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Re: Welsh "w" and "y"

From:Ray Brown <ray.brown@...>
Date:Wednesday, October 27, 2004, 6:01
On Tuesday, October 26, 2004, at 02:57 , Christian Thalmann wrote:

> --- In, Ray Brown <ray.brown@F...> wrote: > >> "land, country", gwn- [gwn] as in _gwneud_ [gwn@jd] "to make, to > do" and > > Is |eu| always [@j], or only after labialization? I would > have expected [ej]...
Welsh doesn't have [ej], nor indeed does 'Welsh English'. In Wales as in some pats of England & Scotland, a word like "game" is pronounced [ge:m]. Welsh has in fact borrowed the word and spells it _gêm_. The diphthong |ei| is always [@j] as is |eu| in the south. In north Wales, the semi-vocalic element tends towards the high center rather than high front, but it begins [@].
> > >> (a) CLEAR >> This is exactly the same as Welsh |u|, that is a high central unrounded >> vowel in the north nnd exactly like |i| in the south. > > Then a spelin reeform replacing all clear |y| with |u| is > practically inevitable. =P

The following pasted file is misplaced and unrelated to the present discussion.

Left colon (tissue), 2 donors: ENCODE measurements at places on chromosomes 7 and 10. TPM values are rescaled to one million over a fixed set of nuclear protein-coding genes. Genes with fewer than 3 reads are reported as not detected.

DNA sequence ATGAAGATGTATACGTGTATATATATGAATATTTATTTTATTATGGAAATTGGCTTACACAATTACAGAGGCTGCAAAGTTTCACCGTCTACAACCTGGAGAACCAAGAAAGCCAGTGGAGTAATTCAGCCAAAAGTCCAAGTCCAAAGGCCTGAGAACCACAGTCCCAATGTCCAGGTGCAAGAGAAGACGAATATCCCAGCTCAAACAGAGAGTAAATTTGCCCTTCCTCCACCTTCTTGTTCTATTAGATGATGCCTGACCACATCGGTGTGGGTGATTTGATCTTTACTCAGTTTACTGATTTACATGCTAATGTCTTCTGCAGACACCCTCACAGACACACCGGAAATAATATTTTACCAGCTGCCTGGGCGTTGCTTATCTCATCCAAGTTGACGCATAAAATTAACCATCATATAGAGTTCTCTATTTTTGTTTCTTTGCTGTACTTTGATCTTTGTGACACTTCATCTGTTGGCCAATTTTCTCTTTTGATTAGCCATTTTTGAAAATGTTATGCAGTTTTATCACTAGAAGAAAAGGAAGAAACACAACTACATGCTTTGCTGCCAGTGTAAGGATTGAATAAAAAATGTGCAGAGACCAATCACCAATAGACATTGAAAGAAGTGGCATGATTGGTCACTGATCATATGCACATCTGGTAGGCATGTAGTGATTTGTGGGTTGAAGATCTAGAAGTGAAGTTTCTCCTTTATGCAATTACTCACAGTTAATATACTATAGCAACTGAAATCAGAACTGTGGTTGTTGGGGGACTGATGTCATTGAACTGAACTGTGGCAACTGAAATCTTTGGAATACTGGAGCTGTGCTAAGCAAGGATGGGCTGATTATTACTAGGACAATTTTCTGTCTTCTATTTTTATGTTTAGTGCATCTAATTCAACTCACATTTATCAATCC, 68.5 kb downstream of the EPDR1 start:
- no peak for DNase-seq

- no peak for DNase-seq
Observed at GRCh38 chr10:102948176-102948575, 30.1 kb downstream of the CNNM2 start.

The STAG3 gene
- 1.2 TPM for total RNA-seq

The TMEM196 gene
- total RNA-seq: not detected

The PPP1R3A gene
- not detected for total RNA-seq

Nope - nothing's inevitable in natlangs :)
> Would it hurt to write |dyn| > as |dun|?
Not a great deal, but the plural is |dynion| ['d@njOn]; the Welsh feel happier with |dyn| ~ |dynion| :)
> Speaking of spelin reeforms... I just had a deeper look > at that Irish Gaelic Kauderwelsch booklet... argh! > Irish never fails to give me a headache! =\
:) Ray =============================================== =============================================== Anything is possible in the fabulous Celtic twilight, which is not so much a twilight of the gods as of the reason." [JRRT, "English and Welsh" ]